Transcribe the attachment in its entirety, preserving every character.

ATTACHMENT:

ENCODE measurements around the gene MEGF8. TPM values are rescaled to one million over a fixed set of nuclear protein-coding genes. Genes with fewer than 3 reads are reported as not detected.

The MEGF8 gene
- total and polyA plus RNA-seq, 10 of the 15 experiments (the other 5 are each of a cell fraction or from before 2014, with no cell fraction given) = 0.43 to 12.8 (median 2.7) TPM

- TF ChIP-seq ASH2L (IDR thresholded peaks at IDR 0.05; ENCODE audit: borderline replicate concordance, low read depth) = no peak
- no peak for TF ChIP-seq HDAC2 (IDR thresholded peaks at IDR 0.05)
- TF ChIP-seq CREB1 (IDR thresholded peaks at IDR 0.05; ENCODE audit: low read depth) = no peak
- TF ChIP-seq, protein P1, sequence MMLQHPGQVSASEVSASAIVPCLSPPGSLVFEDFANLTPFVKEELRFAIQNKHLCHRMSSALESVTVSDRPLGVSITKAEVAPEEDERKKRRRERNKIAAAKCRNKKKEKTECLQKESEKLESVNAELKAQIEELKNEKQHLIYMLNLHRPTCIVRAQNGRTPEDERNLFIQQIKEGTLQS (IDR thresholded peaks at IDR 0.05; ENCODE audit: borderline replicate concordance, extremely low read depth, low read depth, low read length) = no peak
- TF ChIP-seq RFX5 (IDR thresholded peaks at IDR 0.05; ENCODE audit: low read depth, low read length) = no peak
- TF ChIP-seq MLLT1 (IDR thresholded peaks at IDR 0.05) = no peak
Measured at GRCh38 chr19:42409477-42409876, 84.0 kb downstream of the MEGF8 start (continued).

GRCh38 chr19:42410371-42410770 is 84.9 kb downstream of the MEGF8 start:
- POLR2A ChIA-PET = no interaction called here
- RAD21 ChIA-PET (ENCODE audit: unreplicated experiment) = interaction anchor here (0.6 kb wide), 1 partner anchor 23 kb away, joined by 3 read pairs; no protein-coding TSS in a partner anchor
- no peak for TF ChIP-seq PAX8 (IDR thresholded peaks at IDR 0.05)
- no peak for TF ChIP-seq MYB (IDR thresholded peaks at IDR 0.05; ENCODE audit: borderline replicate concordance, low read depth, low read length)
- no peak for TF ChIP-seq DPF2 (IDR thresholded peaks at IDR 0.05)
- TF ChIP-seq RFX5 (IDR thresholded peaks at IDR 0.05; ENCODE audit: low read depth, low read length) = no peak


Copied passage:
ENCODE measurements around the gene MEGF8. TPM values are rescaled to one million over a fixed set of nuclear protein-coding genes. Genes with fewer than 3 reads are reported as not detected.

The MEGF8 gene
- total and polyA plus RNA-seq, 10 of the 15 experiments (the other 5 are each of a cell fraction or from before 2014, with no cell fraction given) = 0.43 to 12.8 (median 2.7) TPM

- TF ChIP-seq ASH2L (IDR thresholded peaks at IDR 0.05; ENCODE audit: borderline replicate concordance, low read depth) = no peak
- no peak for TF ChIP-seq HDAC2 (IDR thresholded peaks at IDR 0.05)
- TF ChIP-seq CREB1 (IDR thresholded peaks at IDR 0.05; ENCODE audit: low read depth) = no peak
- TF ChIP-seq, protein P1, sequence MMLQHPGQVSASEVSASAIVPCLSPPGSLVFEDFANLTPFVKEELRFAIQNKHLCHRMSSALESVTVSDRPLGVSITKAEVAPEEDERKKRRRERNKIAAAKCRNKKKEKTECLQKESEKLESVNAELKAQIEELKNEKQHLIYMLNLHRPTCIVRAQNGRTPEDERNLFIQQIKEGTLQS (IDR thresholded peaks at IDR 0.05; ENCODE audit: borderline replicate concordance, extremely low read depth, low read depth, low read length) = no peak
- TF ChIP-seq RFX5 (IDR thresholded peaks at IDR 0.05; ENCODE audit: low read depth, low read length) = no peak
- TF ChIP-seq MLLT1 (IDR thresholded peaks at IDR 0.05) = no peak
Measured at GRCh38 chr19:42409477-42409876, 84.0 kb downstream of the MEGF8 start (continued).

GRCh38 chr19:42410371-42410770 is 84.9 kb downstream of the MEGF8 start:
- POLR2A ChIA-PET = no interaction called here
- RAD21 ChIA-PET (ENCODE audit: unreplicated experiment) = interaction anchor here (0.6 kb wide), 1 partner anchor 23 kb away, joined by 3 read pairs; no protein-coding TSS in a partner anchor
- no peak for TF ChIP-seq PAX8 (IDR thresholded peaks at IDR 0.05)
- no peak for TF ChIP-seq MYB (IDR thresholded peaks at IDR 0.05; ENCODE audit: borderline replicate concordance, low read depth, low read length)
- no peak for TF ChIP-seq DPF2 (IDR thresholded peaks at IDR 0.05)
- TF ChIP-seq RFX5 (IDR thresholded peaks at IDR 0.05; ENCODE audit: low read depth, low read length) = no peak